EnglishFrenchGermanItalianPolishChinese (Simplified)SpanishUrdu

August - School cap worn at Chesterfield Grammar School (1920s)

August - School cap worn at Chesterfield Grammar School (1920s)

School cap worn at Chesterfield Grammar School (1920s)

Chesterfield Grammar School was first established in 1598 following the creation of Chesterfield Borough Council making it one of the earliest and became one of the leading schools in the country during the 17th and 18th centuries.

The funding for the original school was kindly provided by Sir Godfrey Foljambe in his will for the use of ‘teaching and instruction of children’ within Chesterfield town and later benefactors included the likes of James Lingard, Thomas Large, the Heathcote family and Cornelius Clark.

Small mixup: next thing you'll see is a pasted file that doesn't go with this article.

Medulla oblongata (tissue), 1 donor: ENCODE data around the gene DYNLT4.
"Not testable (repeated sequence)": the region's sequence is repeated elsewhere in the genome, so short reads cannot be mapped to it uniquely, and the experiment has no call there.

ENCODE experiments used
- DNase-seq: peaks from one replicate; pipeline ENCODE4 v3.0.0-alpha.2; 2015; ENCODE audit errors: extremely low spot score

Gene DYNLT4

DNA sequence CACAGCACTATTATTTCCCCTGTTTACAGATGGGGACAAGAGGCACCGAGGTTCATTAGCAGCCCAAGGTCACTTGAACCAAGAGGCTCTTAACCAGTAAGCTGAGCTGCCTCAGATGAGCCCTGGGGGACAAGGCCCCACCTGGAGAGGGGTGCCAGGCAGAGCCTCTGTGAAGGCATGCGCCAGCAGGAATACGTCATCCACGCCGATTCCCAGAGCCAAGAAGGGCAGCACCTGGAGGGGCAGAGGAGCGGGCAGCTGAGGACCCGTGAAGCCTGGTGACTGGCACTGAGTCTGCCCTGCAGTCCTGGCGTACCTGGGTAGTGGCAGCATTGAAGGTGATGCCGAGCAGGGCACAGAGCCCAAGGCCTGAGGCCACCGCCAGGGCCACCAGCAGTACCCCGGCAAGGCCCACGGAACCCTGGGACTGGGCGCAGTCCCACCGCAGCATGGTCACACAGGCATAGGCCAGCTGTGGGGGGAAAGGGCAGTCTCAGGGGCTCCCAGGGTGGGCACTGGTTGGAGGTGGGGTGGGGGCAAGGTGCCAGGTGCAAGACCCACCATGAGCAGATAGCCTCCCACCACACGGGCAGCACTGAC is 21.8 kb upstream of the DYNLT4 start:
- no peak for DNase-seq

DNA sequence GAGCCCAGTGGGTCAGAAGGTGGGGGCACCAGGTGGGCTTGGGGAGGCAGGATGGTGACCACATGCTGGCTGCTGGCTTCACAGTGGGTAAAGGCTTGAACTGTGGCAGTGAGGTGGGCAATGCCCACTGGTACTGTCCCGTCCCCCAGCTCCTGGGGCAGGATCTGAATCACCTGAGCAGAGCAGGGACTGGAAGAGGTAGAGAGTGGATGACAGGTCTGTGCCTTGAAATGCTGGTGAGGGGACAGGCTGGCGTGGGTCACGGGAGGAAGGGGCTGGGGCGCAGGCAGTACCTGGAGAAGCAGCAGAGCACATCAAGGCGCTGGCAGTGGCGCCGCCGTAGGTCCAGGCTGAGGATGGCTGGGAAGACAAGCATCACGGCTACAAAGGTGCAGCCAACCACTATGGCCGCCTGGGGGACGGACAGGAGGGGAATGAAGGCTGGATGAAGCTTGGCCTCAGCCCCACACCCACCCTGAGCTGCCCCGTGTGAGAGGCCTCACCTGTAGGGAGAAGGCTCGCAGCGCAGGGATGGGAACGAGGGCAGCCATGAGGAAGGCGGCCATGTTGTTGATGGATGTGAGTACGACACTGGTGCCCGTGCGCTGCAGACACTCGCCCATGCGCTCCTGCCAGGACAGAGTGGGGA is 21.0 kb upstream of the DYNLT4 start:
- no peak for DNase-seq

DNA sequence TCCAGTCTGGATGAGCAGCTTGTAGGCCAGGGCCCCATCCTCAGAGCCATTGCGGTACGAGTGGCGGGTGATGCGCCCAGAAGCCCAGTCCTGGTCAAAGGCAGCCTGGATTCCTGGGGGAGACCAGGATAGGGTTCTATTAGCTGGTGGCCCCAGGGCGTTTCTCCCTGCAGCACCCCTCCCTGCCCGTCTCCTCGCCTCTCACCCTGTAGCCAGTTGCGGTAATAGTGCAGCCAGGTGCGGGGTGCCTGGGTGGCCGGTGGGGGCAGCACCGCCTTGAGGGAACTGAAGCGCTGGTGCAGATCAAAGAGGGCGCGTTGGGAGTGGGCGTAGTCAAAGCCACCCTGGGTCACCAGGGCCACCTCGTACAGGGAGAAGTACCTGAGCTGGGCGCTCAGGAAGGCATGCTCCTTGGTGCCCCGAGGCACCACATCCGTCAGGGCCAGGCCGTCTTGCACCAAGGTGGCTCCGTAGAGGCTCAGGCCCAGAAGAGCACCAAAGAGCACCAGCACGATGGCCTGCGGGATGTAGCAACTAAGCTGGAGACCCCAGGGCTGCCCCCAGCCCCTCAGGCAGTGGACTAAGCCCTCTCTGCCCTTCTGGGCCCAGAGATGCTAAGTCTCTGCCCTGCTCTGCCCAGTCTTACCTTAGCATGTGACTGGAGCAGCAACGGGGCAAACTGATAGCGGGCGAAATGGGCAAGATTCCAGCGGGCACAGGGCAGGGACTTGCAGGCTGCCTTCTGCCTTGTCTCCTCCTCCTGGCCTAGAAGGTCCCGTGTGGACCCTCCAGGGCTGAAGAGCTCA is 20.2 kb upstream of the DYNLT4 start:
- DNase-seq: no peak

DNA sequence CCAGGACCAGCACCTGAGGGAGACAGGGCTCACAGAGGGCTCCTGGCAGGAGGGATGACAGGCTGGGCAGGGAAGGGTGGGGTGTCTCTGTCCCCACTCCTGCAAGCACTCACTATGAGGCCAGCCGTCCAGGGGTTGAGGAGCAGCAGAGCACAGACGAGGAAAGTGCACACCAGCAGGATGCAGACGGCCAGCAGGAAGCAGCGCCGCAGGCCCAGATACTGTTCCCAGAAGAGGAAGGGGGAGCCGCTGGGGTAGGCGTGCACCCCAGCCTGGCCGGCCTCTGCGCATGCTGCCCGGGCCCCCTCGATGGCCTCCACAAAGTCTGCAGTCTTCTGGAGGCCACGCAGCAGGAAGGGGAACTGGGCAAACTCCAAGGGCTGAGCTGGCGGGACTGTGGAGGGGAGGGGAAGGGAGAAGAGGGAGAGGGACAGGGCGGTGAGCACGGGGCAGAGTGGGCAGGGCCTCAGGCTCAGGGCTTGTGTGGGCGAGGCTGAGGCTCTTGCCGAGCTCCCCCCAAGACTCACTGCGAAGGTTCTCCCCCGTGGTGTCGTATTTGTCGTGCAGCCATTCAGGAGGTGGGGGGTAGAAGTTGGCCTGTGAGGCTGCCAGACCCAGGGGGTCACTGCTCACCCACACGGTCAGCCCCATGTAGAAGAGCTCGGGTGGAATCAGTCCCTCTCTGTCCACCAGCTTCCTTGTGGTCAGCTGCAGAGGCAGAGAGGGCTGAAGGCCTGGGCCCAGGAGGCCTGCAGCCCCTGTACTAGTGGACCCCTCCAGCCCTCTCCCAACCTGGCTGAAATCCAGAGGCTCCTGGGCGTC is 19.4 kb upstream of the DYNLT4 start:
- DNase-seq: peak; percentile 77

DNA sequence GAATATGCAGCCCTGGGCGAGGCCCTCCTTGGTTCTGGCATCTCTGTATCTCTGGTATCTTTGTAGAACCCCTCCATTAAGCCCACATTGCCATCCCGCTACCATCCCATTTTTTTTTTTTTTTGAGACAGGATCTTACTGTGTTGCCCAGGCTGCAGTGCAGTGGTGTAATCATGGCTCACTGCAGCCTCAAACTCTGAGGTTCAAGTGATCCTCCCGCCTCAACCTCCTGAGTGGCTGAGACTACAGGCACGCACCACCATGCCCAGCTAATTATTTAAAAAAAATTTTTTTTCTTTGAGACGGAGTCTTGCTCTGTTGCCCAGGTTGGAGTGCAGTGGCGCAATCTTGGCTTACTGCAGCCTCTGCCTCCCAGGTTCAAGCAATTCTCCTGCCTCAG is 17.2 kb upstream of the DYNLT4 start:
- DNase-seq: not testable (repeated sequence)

The two main contributors to the school, Foljambe and Clark are represented in the two halves of the school shield as seen on the front of the cap and the green ring round the top was an indicator of which of the five school houses the wearer belonged to.

The rest of the uniform consisted of socks and shorts or trousers, a wide-collared shirt, a jumper, a tie and a blazer.

The school closed in 1991 due to reorganisation of the schools in the district but remains and integral part of not only Chesterfield’s history but also the history of the nation thanks to some of the great figures who were former pupils. These include Sir Robert Robinson, Erasmus Darwin (grandfather of Charles Darwin) and Thomas Secker (the Archbishop of Canterbury 1758-1768).

Last updated on 01 August 2023